Sculptor Gina Laguna has had it with all that. After some life-altering events caused her to rethink her priorities, the 40-year-old artist, known for her welded abstractions, decided to devote herself to a more reflective approach to life and art. And while her welded steel pipe and square tube concoctions are as angular as ever, they now refer more to everyday life, and especially to nature, for their inspiration. "Droplets on a vine ... a spider hanging on a silken thread" are the kinds of images Laguna has in mind, yet in her work she makes no attempt to imitate, but rather to conjure "a simple moment that has affected and influenced me."
Stump is a wall-mounted sculpture, a simple yet seemingly tangled mass of steel. Trunk-like forms are suggested by long cubic rectangles, while steel tubes shooting off at random angles evoke roots and limbs. It's an odd mix of formalism and chaos, and if it weren't so smoothly finished, it might almost pass for a bit of WTC wreckage. But no, it's obviously a steel sculpture that melds industrial techniques with something of nature's chaotic wildness. Similar approaches appear in Sprout, an 8-foot-tall floor sculpture with scraggly strands of steel poking skyward from welded metal cubes like a constructivist monument to germinating mung beans.
After the Rain is somewhat simpler, a wall-mounted piece with steel cubes hanging from an arching rod like Japanese lanterns dangling from a limb -- or raindrops on a vine in a cubist universe. Yet Weeds, a group of thistle-like steel starbursts atop a cluster of spindly stilts, complexifies things a bit. But ain't that just how it is? No matter what you do, the weeds always seem to have the final say. Complications just happen on their own, as we saw in Trunk, which under a spotlight became twice as complicated as the shadows cast by its angular elements multiplied the impression of a snarled mass of tangles. All in all, the dozen or so works in the show make for an interesting melding of 20th century modernism -- including overtones of late-50s pop-architectural cubism -- with something of nature's freeform wildness.
Obviously, this simplicity stuff is more complicated than it seems. With so much to do and so little time, we are always racing the clock, which these days is more pervasive than any religious symbol. So it should come as no surprise that Madeleine Faust has rather logically transformed the clock into an icon in her new work at Sylvia Schmidt. Like Laguna, Faust works in metal and is also strongly influenced by geometry, but there the similarity ends, for Faust favors soft aluminum shaped into circles and rods over Laguna's angular steel constructs.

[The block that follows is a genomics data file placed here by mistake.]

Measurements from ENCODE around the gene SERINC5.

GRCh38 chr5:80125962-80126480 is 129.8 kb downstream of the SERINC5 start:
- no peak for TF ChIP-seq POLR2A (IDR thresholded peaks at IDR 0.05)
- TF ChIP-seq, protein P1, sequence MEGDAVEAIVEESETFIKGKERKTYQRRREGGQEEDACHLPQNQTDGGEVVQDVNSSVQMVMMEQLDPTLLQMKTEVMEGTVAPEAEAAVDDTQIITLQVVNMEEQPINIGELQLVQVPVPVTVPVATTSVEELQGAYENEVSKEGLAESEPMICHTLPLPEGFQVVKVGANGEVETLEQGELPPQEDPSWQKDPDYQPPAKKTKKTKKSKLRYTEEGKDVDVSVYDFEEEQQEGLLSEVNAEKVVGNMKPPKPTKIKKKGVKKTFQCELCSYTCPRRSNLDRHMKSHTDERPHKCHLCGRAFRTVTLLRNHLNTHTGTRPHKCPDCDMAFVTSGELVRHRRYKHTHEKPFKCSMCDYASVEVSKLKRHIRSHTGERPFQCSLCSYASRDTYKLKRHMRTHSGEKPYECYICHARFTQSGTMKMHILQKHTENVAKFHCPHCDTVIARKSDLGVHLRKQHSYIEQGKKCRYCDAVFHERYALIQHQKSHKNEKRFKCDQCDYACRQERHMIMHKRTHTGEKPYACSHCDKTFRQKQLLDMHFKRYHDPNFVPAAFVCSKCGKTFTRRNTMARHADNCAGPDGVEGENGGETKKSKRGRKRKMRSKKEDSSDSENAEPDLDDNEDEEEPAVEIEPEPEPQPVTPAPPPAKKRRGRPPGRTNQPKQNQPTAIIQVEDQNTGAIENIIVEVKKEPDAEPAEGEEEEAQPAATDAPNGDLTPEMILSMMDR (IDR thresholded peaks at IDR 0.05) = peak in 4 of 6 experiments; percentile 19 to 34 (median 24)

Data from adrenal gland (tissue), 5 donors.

The results are mostly rather sleek and precise, sometimes even delicate, with echoes of the classic art deco and Bauhaus designs of the 1930s. Convergence is a precisely lyrical concoction of circles, rods and disks finished in black, white and silver. Its aluminum and steel facade evokes clockworks and clock faces without actually resembling those things. Instead, the rods conspire with the circles to suggest an almost metronomic passage of moments, so the rods are like conductors' batons as much as clock hands. There is also a hint of precision instrumentation in its crisp finishes, but in fact it does nothing but sit there, rather decorously, even prettily, suspended on the wall, measuring nothing but perhaps the viewer's gaze. Which, of course, is all it has to do. Included also are some fussier and more surreal concoctions that are interesting yet hard to reconcile with the cleaner, more deco looking stuff -- as if the urge to complexify had once again proved irresistible.